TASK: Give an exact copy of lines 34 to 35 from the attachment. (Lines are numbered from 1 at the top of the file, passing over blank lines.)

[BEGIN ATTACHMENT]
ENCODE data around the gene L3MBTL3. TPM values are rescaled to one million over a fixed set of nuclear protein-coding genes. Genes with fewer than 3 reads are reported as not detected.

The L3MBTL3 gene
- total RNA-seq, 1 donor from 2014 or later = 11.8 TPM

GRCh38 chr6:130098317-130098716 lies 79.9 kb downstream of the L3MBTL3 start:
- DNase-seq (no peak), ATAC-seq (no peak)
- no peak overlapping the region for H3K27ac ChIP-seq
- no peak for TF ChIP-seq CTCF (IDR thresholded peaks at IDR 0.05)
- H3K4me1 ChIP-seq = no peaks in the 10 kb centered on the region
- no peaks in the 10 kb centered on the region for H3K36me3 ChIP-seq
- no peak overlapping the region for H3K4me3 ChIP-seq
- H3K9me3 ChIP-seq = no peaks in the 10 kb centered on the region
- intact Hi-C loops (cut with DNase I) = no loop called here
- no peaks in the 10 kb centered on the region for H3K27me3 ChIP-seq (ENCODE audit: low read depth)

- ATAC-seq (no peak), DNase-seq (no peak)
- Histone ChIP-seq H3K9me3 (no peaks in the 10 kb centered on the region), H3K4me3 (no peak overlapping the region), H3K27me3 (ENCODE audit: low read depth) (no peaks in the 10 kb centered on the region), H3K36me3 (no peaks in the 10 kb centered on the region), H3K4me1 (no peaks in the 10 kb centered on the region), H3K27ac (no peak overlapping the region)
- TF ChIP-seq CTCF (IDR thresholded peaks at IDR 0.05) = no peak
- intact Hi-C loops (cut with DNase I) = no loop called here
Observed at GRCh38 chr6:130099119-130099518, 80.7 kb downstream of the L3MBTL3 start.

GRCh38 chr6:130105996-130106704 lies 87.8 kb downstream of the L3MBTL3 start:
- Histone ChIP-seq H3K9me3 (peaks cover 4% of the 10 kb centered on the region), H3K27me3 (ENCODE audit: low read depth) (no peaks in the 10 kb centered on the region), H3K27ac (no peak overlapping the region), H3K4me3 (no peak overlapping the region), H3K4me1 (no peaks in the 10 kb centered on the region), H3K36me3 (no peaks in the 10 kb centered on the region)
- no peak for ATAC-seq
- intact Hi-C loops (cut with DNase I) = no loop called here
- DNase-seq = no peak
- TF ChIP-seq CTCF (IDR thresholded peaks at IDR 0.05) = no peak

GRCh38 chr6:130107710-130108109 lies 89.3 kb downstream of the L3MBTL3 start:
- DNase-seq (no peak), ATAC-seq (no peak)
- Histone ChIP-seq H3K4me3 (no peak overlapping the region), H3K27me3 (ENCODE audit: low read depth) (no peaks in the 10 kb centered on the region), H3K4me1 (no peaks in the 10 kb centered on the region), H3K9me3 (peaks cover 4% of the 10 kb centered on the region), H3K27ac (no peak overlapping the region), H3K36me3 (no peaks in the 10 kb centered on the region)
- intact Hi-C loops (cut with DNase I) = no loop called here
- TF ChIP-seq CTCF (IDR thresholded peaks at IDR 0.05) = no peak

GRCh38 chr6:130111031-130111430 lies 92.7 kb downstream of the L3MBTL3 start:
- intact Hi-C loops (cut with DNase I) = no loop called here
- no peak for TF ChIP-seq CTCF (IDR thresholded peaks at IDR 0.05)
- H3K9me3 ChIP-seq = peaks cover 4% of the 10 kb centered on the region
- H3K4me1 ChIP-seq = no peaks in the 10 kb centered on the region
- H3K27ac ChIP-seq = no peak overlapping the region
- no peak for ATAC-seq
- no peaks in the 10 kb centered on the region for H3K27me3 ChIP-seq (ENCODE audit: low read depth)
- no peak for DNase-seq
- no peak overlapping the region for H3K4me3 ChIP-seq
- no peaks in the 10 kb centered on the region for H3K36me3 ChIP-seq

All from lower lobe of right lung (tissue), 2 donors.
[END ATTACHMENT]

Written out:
- H3K4me1 ChIP-seq = no peaks in the 10 kb centered on the region
- H3K27ac ChIP-seq = no peak overlapping the region